Keynes General Theory
is a long book - and any book with many anecdotes and ideas is bound to
be right some of the time. But whatever else it is, it is neither
general nor a theory - and as either a guide to economic research or
practical policy is essentially useless.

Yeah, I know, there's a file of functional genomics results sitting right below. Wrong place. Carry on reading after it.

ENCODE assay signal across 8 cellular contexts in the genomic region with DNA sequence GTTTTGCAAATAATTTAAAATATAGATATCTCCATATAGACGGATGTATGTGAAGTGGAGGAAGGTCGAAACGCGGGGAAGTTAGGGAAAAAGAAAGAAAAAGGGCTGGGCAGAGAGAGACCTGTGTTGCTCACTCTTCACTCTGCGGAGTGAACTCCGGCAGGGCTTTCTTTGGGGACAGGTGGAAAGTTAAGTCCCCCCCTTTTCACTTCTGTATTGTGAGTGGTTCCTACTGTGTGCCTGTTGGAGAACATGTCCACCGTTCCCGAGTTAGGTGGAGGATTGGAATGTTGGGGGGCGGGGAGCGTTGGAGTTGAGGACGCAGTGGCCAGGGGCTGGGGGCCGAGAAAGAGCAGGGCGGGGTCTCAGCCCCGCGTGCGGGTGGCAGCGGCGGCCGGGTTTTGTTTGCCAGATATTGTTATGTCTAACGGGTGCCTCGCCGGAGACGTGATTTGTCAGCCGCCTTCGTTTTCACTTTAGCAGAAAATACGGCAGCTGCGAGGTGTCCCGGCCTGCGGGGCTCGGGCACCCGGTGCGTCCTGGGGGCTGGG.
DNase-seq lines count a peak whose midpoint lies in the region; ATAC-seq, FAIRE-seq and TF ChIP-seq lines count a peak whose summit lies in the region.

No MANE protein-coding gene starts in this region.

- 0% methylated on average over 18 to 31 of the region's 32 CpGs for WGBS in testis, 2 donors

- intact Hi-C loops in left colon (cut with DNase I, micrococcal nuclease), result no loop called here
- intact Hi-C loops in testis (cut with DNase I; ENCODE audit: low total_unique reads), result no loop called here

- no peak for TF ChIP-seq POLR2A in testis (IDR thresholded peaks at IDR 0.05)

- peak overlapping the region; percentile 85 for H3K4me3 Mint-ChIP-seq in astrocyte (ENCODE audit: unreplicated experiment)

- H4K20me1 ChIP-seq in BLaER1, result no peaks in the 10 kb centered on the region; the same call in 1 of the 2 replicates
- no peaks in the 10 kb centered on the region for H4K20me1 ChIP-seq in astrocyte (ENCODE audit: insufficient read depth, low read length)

The point is that Keynes is as fascinating and tempting as the Escher drawing - and makes as little practical sense. Economists have worked for decades trying to make sense of Keynes theory and use it to explain the facts about depressions, recessions, crises, unemployment and so forth. It is hardly the case that a conservative profession dismissed Keynes and refused to take him seriously, that the economics profession never gave him a fair shot. Quite the opposite: some of the most brilliant minds in the profession convinced of the absolute truth of Keynes ideas spent decades trying to make those ideas work - they and we have failed.